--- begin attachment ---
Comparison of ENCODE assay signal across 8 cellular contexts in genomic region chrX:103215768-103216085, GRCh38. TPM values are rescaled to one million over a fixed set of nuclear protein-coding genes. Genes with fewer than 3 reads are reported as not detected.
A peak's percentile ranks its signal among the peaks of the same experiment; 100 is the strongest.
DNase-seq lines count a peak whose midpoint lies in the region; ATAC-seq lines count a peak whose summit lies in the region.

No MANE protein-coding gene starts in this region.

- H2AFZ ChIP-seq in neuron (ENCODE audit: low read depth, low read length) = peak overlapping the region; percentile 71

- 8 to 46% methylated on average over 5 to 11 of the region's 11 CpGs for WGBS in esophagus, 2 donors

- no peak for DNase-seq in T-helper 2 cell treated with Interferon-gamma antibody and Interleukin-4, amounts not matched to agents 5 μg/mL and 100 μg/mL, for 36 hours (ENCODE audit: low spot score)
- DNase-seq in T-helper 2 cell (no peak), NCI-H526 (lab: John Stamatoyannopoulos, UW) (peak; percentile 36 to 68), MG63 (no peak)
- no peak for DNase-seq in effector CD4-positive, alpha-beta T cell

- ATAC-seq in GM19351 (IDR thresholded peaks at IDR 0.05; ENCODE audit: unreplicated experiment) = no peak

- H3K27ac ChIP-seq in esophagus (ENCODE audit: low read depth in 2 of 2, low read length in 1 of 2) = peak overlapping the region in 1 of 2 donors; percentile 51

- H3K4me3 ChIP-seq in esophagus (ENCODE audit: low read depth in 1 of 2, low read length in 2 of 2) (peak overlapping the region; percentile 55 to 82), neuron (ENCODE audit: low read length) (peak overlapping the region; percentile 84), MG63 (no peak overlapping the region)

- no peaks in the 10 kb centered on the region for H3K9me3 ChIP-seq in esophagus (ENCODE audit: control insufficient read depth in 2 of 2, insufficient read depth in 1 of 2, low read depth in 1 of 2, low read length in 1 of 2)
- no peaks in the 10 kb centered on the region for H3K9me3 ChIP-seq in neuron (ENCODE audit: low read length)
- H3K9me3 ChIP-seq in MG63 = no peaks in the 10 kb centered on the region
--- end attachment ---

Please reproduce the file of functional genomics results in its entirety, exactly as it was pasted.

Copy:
Comparison of ENCODE assay signal across 8 cellular contexts in genomic region chrX:103215768-103216085, GRCh38. TPM values are rescaled to one million over a fixed set of nuclear protein-coding genes. Genes with fewer than 3 reads are reported as not detected.
A peak's percentile ranks its signal among the peaks of the same experiment; 100 is the strongest.
DNase-seq lines count a peak whose midpoint lies in the region; ATAC-seq lines count a peak whose summit lies in the region.

No MANE protein-coding gene starts in this region.

- H2AFZ ChIP-seq in neuron (ENCODE audit: low read depth, low read length) = peak overlapping the region; percentile 71

- 8 to 46% methylated on average over 5 to 11 of the region's 11 CpGs for WGBS in esophagus, 2 donors

- no peak for DNase-seq in T-helper 2 cell treated with Interferon-gamma antibody and Interleukin-4, amounts not matched to agents 5 μg/mL and 100 μg/mL, for 36 hours (ENCODE audit: low spot score)
- DNase-seq in T-helper 2 cell (no peak), NCI-H526 (lab: John Stamatoyannopoulos, UW) (peak; percentile 36 to 68), MG63 (no peak)
- no peak for DNase-seq in effector CD4-positive, alpha-beta T cell

- ATAC-seq in GM19351 (IDR thresholded peaks at IDR 0.05; ENCODE audit: unreplicated experiment) = no peak

- H3K27ac ChIP-seq in esophagus (ENCODE audit: low read depth in 2 of 2, low read length in 1 of 2) = peak overlapping the region in 1 of 2 donors; percentile 51

- H3K4me3 ChIP-seq in esophagus (ENCODE audit: low read depth in 1 of 2, low read length in 2 of 2) (peak overlapping the region; percentile 55 to 82), neuron (ENCODE audit: low read length) (peak overlapping the region; percentile 84), MG63 (no peak overlapping the region)

- no peaks in the 10 kb centered on the region for H3K9me3 ChIP-seq in esophagus (ENCODE audit: control insufficient read depth in 2 of 2, insufficient read depth in 1 of 2, low read depth in 1 of 2, low read length in 1 of 2)
- no peaks in the 10 kb centered on the region for H3K9me3 ChIP-seq in neuron (ENCODE audit: low read length)
- H3K9me3 ChIP-seq in MG63 = no peaks in the 10 kb centered on the region